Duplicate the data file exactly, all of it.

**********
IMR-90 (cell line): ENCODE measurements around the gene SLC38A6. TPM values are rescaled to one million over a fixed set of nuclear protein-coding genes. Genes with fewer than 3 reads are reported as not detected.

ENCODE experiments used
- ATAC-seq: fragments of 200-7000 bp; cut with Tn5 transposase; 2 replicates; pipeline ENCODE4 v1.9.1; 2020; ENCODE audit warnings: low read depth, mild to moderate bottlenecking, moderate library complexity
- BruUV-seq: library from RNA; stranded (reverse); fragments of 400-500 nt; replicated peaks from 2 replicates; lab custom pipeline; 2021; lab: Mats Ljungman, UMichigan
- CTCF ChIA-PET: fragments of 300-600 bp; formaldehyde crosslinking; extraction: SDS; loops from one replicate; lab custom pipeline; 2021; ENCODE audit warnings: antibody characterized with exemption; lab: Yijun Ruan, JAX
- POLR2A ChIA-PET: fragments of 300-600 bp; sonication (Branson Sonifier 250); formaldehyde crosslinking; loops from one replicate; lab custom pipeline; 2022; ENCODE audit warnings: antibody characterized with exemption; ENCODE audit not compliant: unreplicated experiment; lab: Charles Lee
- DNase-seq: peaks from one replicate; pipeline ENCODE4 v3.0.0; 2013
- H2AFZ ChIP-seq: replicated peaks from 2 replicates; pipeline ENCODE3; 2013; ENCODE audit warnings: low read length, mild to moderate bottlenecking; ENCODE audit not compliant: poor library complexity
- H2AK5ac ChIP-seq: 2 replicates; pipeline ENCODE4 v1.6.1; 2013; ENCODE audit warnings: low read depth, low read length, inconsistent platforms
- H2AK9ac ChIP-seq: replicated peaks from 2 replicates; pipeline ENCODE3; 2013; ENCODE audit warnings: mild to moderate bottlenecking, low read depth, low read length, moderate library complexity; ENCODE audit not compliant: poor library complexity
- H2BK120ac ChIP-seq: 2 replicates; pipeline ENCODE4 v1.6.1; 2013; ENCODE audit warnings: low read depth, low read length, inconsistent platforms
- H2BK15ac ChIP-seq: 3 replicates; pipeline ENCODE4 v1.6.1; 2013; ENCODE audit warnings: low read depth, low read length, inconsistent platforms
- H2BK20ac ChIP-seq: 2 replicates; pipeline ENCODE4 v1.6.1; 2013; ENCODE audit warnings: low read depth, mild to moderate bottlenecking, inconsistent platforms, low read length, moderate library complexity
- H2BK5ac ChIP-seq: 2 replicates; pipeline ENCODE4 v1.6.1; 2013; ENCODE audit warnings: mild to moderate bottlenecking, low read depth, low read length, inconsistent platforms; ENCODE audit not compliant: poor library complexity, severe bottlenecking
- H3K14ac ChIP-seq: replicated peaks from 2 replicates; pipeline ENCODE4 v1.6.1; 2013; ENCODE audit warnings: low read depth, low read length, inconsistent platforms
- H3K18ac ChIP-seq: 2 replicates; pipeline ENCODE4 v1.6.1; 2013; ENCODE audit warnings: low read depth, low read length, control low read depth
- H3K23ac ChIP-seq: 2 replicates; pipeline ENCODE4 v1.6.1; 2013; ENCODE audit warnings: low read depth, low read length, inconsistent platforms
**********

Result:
IMR-90 (cell line): ENCODE measurements around the gene SLC38A6. TPM values are rescaled to one million over a fixed set of nuclear protein-coding genes. Genes with fewer than 3 reads are reported as not detected.

ENCODE experiments used
- ATAC-seq: fragments of 200-7000 bp; cut with Tn5 transposase; 2 replicates; pipeline ENCODE4 v1.9.1; 2020; ENCODE audit warnings: low read depth, mild to moderate bottlenecking, moderate library complexity
- BruUV-seq: library from RNA; stranded (reverse); fragments of 400-500 nt; replicated peaks from 2 replicates; lab custom pipeline; 2021; lab: Mats Ljungman, UMichigan
- CTCF ChIA-PET: fragments of 300-600 bp; formaldehyde crosslinking; extraction: SDS; loops from one replicate; lab custom pipeline; 2021; ENCODE audit warnings: antibody characterized with exemption; lab: Yijun Ruan, JAX
- POLR2A ChIA-PET: fragments of 300-600 bp; sonication (Branson Sonifier 250); formaldehyde crosslinking; loops from one replicate; lab custom pipeline; 2022; ENCODE audit warnings: antibody characterized with exemption; ENCODE audit not compliant: unreplicated experiment; lab: Charles Lee
- DNase-seq: peaks from one replicate; pipeline ENCODE4 v3.0.0; 2013
- H2AFZ ChIP-seq: replicated peaks from 2 replicates; pipeline ENCODE3; 2013; ENCODE audit warnings: low read length, mild to moderate bottlenecking; ENCODE audit not compliant: poor library complexity
- H2AK5ac ChIP-seq: 2 replicates; pipeline ENCODE4 v1.6.1; 2013; ENCODE audit warnings: low read depth, low read length, inconsistent platforms
- H2AK9ac ChIP-seq: replicated peaks from 2 replicates; pipeline ENCODE3; 2013; ENCODE audit warnings: mild to moderate bottlenecking, low read depth, low read length, moderate library complexity; ENCODE audit not compliant: poor library complexity
- H2BK120ac ChIP-seq: 2 replicates; pipeline ENCODE4 v1.6.1; 2013; ENCODE audit warnings: low read depth, low read length, inconsistent platforms
- H2BK15ac ChIP-seq: 3 replicates; pipeline ENCODE4 v1.6.1; 2013; ENCODE audit warnings: low read depth, low read length, inconsistent platforms
- H2BK20ac ChIP-seq: 2 replicates; pipeline ENCODE4 v1.6.1; 2013; ENCODE audit warnings: low read depth, mild to moderate bottlenecking, inconsistent platforms, low read length, moderate library complexity
- H2BK5ac ChIP-seq: 2 replicates; pipeline ENCODE4 v1.6.1; 2013; ENCODE audit warnings: mild to moderate bottlenecking, low read depth, low read length, inconsistent platforms; ENCODE audit not compliant: poor library complexity, severe bottlenecking
- H3K14ac ChIP-seq: replicated peaks from 2 replicates; pipeline ENCODE4 v1.6.1; 2013; ENCODE audit warnings: low read depth, low read length, inconsistent platforms
- H3K18ac ChIP-seq: 2 replicates; pipeline ENCODE4 v1.6.1; 2013; ENCODE audit warnings: low read depth, low read length, control low read depth
- H3K23ac ChIP-seq: 2 replicates; pipeline ENCODE4 v1.6.1; 2013; ENCODE audit warnings: low read depth, low read length, inconsistent platforms